More than a dozen activists interrupted Philadelphia City Council’s first meeting since summer break Thursday morning.
"Cindy Bass, people are being killed in your district," yelled one woman, who also addressed other members of council during a rowdy public comment section, said Layla Jones, spokeswoman for Councilwoman Bass.
The activist was a member of Philly for REAL Justice, an organization calling for police reform and a better relationship between black communities and law enforcement.
The group assembled earlier Thursday morning and marched from the embattled Frank Rizzo statue across the street to the council meeting in City Hall.
The activists at times yelled profanity as they interrupted proceedings. City Council President Darrell Clarke allowed them to finish their statements, which were given during public comment.
Sheriff's officers removed some activists and issued citations to five people who were being very disruptive, sheriff's office spokeswoman Luz Cardenas said. The cited people must appear in court within 10 days and could face fines.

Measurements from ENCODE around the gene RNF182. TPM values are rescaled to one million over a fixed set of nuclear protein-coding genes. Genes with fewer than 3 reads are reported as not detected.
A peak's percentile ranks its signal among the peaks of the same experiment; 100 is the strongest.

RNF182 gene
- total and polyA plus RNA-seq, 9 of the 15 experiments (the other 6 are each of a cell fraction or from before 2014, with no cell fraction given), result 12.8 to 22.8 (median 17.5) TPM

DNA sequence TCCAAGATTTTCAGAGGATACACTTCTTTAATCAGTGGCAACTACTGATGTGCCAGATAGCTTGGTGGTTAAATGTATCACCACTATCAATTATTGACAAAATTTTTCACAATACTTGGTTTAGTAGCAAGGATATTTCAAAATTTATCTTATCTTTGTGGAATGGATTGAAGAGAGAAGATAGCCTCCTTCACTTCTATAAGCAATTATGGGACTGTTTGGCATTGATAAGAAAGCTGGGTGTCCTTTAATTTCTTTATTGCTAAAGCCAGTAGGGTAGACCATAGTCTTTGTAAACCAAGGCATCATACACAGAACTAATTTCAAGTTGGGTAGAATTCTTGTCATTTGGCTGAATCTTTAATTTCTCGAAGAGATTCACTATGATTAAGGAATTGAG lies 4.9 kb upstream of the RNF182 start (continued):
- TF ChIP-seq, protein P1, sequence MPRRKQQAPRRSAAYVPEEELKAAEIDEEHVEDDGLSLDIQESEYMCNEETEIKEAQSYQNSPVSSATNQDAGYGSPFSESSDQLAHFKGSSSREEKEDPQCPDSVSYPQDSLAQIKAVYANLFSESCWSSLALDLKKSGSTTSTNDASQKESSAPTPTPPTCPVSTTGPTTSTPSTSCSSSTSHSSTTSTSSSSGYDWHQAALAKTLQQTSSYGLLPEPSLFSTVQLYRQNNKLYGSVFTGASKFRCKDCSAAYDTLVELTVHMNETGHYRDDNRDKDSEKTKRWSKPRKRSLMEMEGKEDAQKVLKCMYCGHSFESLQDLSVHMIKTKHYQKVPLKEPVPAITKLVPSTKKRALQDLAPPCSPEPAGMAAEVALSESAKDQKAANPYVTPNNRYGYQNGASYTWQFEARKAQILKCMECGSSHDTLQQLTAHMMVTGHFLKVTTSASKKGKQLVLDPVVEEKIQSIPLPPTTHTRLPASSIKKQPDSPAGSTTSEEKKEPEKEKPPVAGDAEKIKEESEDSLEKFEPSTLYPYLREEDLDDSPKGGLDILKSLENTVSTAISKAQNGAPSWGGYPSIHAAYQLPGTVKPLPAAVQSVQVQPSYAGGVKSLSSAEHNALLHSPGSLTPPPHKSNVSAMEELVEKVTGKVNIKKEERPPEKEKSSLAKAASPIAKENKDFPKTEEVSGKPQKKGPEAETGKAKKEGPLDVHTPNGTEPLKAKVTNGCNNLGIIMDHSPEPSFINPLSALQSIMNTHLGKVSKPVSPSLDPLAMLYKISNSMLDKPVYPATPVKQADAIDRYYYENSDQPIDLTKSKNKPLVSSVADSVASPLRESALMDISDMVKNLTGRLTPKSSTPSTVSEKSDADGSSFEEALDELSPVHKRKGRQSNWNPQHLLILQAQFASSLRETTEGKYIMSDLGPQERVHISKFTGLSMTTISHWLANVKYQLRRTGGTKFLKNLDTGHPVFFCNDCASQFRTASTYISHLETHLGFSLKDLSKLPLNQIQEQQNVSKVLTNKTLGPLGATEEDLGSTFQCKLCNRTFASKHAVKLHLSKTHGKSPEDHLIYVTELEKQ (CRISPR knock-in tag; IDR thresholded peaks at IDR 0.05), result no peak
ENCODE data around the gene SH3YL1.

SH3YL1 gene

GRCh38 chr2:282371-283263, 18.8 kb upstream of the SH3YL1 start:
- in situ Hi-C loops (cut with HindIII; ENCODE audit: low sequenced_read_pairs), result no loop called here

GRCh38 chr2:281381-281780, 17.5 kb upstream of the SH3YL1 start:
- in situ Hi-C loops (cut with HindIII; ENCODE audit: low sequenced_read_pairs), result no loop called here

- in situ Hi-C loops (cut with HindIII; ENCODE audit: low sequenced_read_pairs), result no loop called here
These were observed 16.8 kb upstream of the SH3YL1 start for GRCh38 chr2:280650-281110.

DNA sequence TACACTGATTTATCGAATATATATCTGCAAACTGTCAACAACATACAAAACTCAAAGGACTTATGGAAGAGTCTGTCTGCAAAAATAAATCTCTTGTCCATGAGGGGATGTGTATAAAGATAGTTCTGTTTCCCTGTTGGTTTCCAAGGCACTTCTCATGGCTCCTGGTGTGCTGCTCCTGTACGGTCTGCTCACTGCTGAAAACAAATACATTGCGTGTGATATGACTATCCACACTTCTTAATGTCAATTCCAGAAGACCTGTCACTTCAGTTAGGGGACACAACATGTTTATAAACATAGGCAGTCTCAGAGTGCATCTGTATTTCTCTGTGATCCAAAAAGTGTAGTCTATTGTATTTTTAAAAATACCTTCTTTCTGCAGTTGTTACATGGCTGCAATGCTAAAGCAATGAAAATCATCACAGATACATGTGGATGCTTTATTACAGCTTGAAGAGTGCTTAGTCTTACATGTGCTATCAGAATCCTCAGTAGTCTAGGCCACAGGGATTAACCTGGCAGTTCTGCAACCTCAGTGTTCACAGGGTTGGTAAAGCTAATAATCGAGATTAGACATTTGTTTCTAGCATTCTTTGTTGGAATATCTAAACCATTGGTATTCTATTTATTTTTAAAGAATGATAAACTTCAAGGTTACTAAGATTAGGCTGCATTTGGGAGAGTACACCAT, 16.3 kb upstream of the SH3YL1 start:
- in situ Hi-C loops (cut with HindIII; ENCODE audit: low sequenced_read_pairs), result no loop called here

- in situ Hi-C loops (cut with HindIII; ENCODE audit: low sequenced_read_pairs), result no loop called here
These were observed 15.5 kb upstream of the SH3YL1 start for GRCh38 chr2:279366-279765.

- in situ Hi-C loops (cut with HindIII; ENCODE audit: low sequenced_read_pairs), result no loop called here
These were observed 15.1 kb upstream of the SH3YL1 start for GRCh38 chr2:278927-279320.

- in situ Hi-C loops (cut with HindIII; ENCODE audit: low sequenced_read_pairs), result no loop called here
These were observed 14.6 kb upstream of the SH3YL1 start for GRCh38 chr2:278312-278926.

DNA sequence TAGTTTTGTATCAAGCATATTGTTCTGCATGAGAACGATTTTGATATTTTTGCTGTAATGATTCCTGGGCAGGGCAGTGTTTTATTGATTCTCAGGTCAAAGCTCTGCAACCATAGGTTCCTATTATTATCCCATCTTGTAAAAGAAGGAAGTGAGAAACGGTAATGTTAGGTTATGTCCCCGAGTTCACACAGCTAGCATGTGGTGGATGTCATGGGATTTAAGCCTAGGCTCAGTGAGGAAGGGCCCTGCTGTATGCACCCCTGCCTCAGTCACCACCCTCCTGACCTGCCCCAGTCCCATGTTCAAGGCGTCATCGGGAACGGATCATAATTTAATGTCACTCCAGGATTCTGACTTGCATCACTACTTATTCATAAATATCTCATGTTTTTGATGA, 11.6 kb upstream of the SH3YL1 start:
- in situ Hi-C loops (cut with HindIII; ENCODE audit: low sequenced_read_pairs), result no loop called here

Black Lives Matter PA also spoke Thursday afternoon. Carnell Williams-Carney recounted being shot in the back in 2010 by Philadelphia Police Officer Ryan Pownall, who was recently suspended for shooting and killing David Jones in June.
Williams-Carney was paralyzed and now resides in assisted living.
"If the officer had been charged the first time, there would not have been a David Jones," activist Asa Khalif said.
"It was about making sure [Williams-Carney] had a voice and he could give his account of what happened. People needed to hear his voice. Not only did they hear him, they saw him."
Williams-Carney appeared before city council in a wheelchair. He struggled to speak at times, prompting council president Darrell Clarke to eliminate the time limit on public speakers.
"Vengeance is easy and small. Vendettas are petty," Clarke said in a statement.
"What Mr. Williams-Carney and those with him today seek is far more difficult, will take collaboration and hard work by all of us: We need and deserve authorities we can trust with our bodies and our lives."
To that end, Clarke introduced a bill that would expand and "stengthen" the Police Advisory Commission, a civilian watchdog of the Philadelphia Police Department. The bill would increase the commission budget to $500,000, up from its current $400,000 allocation.